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Taxation and the Family: What is the child tax credit?

Taxpayers can claim a child tax credit (CTC) of up to $1,000 per child under age 17. The credit is reduced by 5 percent of adjusted gross income over $110,000 for married couples ($75,000 for single parents). If the credit exceeds taxes owed, taxpayers can receive some or all of the balance as a refund, known as the additional child tax credit (ACTC) or refundable CTC. The ACTC is limited to 15 percent of earnings above a threshold that is indexed to inflation; starting in 2011, the threshold was temporarily reduced to $3,000. The American Taxpayer Relief Act of 2012 extended the temporary reduction through 2017. For families with at least three children, the income range over which the ACTC phases in overlaps at least part of the range over which the earned income tax credit (EITC) phases out. For these families, the CTC partly offsets the high marginal tax rates associated with that phase-out.

The CTC is the largest tax code provision benefiting families with children. TPC projects that 38 million families will claim credits totaling about $58 billion in 2013. (Urban-Brookings Tax Policy Center Microsimulation Model, version 0412-8) The temporary reduction of the ACTC earnings’ threshold means that families in the lowest income quintile get a larger share of total benefits than under permanent law: 13 percent in 2013 compared with less than 1 percent in 2001. In 2013, TPC estimates that a little over three-quarters of benefits will go to families in the middle three quintiles and the remaining 10 percent to families in the highest income quintile.

  • The Economic Growth and Tax Relief Reconciliation Act of 2001 (EGTRRA) doubled the CTC from $500 to $1,000 per child, made it refundable for more families and allowed it regardless of AMT liability. The Tax Relief, Unemployment Insurance Reauthorization and Job Creation Act of 2010 extended those temporary provisions through 2012 and the American Taxpayer Relief Act extended those temporary provisions through 2017. Barring further extension, the CTC will revert to $500 per child when the temporary provisions sunset in 2018, and many families will lose eligibility for the refundable portion of the credit.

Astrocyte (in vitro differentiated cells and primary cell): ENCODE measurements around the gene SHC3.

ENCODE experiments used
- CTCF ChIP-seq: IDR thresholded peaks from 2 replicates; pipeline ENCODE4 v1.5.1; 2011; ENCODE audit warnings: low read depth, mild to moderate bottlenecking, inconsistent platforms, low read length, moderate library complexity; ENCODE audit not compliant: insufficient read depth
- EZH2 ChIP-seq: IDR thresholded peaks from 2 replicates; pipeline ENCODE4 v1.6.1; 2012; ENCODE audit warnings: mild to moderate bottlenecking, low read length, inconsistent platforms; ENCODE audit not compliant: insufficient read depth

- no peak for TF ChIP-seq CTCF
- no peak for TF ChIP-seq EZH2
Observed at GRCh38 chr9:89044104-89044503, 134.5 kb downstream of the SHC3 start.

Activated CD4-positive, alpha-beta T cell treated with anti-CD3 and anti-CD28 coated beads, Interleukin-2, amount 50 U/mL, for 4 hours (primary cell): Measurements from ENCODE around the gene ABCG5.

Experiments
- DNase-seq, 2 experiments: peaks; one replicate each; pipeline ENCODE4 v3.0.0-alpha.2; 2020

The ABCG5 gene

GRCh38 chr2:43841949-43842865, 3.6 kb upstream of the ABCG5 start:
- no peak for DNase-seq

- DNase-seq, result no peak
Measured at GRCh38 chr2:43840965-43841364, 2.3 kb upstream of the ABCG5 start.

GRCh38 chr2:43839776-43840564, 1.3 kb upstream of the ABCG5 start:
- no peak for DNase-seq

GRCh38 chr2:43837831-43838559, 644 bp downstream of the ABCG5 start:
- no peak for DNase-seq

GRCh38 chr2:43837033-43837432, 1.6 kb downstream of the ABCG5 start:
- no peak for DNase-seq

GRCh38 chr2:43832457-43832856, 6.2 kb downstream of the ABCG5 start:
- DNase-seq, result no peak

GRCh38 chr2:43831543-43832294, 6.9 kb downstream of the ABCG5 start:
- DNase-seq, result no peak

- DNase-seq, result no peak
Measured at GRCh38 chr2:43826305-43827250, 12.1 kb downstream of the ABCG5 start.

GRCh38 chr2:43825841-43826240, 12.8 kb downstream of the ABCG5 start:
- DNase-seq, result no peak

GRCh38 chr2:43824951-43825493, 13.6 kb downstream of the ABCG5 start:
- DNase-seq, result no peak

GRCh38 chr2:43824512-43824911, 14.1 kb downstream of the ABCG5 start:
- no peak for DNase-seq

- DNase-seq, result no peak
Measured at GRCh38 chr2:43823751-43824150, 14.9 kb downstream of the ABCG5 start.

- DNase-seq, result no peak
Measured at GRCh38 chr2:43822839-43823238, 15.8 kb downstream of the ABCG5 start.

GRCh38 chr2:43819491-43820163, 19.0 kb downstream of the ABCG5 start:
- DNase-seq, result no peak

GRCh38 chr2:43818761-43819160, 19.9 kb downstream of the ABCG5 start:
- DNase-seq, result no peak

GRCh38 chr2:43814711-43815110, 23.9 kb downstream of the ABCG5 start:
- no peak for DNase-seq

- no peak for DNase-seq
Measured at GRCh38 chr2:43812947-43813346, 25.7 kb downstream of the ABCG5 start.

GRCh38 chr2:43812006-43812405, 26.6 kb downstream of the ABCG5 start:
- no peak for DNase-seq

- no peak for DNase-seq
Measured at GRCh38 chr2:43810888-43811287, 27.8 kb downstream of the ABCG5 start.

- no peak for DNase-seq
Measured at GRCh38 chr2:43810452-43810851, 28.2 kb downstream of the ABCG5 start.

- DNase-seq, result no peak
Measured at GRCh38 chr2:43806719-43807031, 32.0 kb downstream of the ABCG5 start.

• Before EGTRRA, only families with at least three children could receive a refundable CTC up to the Social Security and payroll taxes they paid minus their Earned Income Tax Credit.
    • EGTRRA extended the refundable CTC to all families with

      children, setting it equal to 15 percent of earnings over a threshold that is indexed annually for inflation. Under EGTRRA, the 2013 threshold would likely exceed $13,000.

    • The American Recovery and Reinvestment Tax Act of 2009 temporarily reduced the refundability threshold to $3,000 for 2009 and 2010 and the Tax Relief, Unemployment Insurance Reauthorization and Job Creation Act of 2010 extended this provision through 2012. The American Taxpayer Relief Act extended this provision through 2017.
    • If Congress allows the temporary provisions to expire in 2018 as scheduled, the new form of refundability—15 percent of earnings over a threshold—will disappear and only the much more limited refundability for larger families would apply.
    • The refundable CTC complicates tax filing, especially for larger families who may calculate their credit under both the EGTRRA and pre-EGTRRA rules.
  • Because the CTC is not indexed for inflation, its value erodes each year. Furthermore, the only credit parameter indexed to inflation is the permanent threshold over which families may receive a refundable credit. As the nominal threshold rises, families must earn more each year to receive the same refundable credit. This situation only affects families who do not have enough tax liability to get the entire $1,000 per child credit – and has no effect when the temporarily reduced refundability threshold is in place, as it is not indexed to inflation.
  • In 2011, 28 percent of children whose parents work lived in families that received less than the full credit because the parents earned too little. Five percent of these children were in families which received no credit at all because their earnings fell below the refundability threshold. The proportion of children in this situation has declined considerably after the refundability threshold was lowered in 2009.
  • Possible reforms of the CTC include:
    • Make the $1,000 value permanent;
    • Index its value and phase-out thresholds;
    • Index the maximum CTC to inflation but limit it to taxpayers who obtain health insurance for their children; or
    • Permanently lower or eliminate the refundability threshold so that all working families, especially those with low income could receive the credit.
    The President's 2012 Budget proposed to make temporary provisions of the Child Tax Credit permanent: a $1,000 credit per child, refundable up to an amount equal to 15 percent of income earned in excess of $3,000 (not indexed for inflation).

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